Connecting with Spouses is Key for Top MBA Programs
image: Grayson & Brandon Leverenz, UNC-KFBS Graduation
Winning Over E.M.B.A. Spouses
Schools have stepped up programs to get spouses and significant others in tune with students. The efforts are paying off.
By Alina Dizik
During the first week of the University of North Carolina ‘s Kenan-Flagler School of Business Weekend executive M.B.A. program, students go through the typical orientation, learning team-building and networking with classmates. But their significant others get attention as well. Spouses and partners get a card with the home and cell phone numbers of the program directors and are encouraged to call throughout the 20-month program.
“Occasionally, we’ll have [a partner] who’s facing some hurdles,” says weekend program director Anne-Marie Summers, who deals with scheduling conflicts and even discusses personal difficulties. She says her role has expanded to include counsel spouses sometimes.
It’s all part of an increasing effort at business schools that has seen program administrators go out of their way and come up with thoughtful and creative ways to appeal to students’ companions. Often, the student spends two Fridays and two weekends a month away from the home attending class. Since the average E.M.B.A. student is 36 years old, many have serious relationships and kids.
By endearing themselves to E.M.B.A. companions, business schools help ensure that students and their significant others are on the same team. These relationships are especially key when it comes to shelling out hefty tuition checks and dealing with a demanding work-life balance (students spend about 15 hours per week doing coursework, in addition to class time every-other-weekend).
New York University executive M.B.A. students are invited to bring the entire family along on a cruise around New York Harbor.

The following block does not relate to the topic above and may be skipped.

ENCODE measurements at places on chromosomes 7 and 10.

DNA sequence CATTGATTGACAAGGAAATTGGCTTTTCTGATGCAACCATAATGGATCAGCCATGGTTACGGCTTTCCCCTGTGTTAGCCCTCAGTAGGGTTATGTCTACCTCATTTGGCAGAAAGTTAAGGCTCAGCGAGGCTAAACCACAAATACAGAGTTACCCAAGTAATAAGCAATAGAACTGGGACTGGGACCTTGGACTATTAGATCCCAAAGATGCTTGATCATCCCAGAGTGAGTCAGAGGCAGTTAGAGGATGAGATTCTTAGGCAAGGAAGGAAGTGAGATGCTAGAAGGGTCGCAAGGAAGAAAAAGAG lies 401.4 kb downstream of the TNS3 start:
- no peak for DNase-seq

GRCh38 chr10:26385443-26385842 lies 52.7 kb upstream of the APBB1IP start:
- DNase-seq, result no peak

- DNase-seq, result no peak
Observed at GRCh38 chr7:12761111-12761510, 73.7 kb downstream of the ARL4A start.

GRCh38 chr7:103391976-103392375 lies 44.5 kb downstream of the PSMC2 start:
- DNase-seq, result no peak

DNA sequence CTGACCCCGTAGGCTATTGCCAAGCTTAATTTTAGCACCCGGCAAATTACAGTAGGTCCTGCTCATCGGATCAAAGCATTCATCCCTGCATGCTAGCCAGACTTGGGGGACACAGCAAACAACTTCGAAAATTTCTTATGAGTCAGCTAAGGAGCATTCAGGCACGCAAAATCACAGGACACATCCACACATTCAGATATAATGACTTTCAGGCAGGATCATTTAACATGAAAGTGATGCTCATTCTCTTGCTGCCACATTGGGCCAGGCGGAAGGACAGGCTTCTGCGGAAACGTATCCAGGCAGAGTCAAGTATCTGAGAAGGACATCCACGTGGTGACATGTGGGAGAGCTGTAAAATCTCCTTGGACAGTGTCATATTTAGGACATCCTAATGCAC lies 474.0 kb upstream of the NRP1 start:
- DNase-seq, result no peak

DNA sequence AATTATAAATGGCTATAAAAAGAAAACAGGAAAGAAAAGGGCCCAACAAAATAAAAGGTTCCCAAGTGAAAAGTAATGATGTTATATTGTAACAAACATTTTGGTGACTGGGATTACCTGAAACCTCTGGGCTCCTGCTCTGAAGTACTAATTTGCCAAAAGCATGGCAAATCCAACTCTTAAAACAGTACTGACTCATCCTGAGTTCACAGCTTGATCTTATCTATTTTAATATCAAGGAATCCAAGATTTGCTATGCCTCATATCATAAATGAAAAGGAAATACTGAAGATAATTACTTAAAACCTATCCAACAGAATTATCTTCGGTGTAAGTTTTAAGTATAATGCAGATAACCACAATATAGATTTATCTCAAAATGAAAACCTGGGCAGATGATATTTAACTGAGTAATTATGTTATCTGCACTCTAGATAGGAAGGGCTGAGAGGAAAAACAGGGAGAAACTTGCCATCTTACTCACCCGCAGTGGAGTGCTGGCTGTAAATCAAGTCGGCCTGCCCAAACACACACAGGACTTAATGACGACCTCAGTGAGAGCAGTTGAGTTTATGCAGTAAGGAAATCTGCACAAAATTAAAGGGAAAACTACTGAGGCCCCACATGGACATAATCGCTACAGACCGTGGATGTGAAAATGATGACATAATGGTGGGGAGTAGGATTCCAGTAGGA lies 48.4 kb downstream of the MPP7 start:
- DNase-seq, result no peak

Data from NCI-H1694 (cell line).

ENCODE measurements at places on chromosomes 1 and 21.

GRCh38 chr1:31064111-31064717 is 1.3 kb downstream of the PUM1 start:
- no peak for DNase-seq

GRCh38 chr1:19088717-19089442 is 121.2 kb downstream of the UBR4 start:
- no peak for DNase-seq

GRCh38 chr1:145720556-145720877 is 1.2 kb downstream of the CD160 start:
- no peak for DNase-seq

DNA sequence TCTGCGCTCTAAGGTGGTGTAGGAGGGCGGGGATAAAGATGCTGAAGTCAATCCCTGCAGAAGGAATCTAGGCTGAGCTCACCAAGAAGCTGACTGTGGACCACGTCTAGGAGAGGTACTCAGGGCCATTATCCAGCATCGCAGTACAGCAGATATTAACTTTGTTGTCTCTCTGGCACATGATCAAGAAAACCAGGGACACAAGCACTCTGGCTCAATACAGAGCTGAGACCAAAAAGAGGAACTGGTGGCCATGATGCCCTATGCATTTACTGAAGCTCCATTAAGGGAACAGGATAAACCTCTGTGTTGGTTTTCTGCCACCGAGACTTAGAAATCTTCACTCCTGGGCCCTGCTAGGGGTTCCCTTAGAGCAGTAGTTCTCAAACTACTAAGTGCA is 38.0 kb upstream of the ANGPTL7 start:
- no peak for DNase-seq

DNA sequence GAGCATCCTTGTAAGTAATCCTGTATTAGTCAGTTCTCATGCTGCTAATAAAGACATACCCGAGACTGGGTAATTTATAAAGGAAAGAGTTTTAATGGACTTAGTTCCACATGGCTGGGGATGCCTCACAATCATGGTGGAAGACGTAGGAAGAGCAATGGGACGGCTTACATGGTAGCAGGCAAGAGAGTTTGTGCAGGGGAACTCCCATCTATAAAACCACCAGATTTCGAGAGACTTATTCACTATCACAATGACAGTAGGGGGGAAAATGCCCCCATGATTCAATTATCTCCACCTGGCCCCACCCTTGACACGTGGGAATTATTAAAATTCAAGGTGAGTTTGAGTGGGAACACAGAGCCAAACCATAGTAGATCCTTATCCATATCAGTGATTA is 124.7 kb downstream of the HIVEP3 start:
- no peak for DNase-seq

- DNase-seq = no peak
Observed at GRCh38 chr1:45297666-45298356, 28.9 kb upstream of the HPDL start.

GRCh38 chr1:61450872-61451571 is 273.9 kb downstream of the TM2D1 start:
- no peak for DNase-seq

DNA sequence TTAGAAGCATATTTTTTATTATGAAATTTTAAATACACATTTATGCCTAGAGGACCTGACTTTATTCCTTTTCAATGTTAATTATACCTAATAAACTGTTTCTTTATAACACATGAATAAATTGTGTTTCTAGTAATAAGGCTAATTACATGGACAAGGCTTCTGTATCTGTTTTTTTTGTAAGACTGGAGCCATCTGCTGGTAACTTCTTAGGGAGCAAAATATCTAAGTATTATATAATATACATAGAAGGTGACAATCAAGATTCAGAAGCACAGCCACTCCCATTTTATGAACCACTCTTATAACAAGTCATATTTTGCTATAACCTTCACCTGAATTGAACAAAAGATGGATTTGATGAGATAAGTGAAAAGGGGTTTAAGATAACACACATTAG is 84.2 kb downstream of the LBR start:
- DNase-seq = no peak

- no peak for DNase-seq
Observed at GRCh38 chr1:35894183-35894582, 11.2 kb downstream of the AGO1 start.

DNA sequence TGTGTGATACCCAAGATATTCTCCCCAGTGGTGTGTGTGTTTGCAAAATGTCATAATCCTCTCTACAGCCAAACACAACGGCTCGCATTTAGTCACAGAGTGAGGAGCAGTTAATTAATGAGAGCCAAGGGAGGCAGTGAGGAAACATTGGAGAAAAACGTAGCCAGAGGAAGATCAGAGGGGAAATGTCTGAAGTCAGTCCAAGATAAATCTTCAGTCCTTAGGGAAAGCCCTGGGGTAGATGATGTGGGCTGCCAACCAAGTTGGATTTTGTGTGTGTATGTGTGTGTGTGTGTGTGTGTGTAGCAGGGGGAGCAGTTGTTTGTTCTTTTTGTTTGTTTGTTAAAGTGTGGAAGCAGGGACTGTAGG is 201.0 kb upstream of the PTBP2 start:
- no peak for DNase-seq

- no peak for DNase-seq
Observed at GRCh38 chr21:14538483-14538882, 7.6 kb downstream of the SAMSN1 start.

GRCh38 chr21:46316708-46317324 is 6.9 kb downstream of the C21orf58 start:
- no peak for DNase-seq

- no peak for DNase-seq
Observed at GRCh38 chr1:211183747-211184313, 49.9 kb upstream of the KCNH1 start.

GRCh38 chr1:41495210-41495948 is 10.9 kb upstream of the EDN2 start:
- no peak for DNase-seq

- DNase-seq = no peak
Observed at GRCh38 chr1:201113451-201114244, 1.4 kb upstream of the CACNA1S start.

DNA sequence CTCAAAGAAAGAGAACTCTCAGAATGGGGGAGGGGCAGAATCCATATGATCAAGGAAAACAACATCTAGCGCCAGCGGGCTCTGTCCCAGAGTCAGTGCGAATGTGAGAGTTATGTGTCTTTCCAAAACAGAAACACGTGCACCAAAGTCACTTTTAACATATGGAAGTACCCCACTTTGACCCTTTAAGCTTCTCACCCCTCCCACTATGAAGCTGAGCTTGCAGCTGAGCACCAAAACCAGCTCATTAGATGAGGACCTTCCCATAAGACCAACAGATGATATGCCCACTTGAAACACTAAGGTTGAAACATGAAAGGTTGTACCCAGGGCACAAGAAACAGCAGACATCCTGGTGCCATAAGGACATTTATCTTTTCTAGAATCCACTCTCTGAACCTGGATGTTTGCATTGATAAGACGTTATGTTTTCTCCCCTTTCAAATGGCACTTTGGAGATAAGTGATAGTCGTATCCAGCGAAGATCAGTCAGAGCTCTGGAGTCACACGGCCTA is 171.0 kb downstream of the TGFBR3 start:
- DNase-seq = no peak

From day one, to help combat any misunderstandings about the program, schools have implemented optional companion orientations. Later in the program some schools hold special receptions to show appreciation for the partners. And with increased competition between E.M.B.A. offerings in the last decade, partner programs have become another way to stand out by offering students needed support.
According to the EMBA Council, 73% of schools now offer some kind of personalized services for spouses or significant others at programs with tuition of more than $80,000, which includes most of The Wall Street Journal’s Top 25 E.M.B.A programs for 2008.
Most schools try to build a relationship with students’ companions from the start. At University of California – Los Angeles’s Anderson School of Management, significant others are invited to join students for a four-day-long orientation at the Ojai Valley Inn and Spa, a secluded luxury resort in Ojai, Calif. The school covers the total cost of the retreat – a tab that runs about $100,000 for the 100 or so participants, says Gonzalo Freixes, associate dean of the executive M.B.A. program. “It’s a valuable investment because it’s important for the students and significant others to know that the school cares about their families,” explains Mr. Gonzalo and says the school started offering the option to significant others 12 years ago.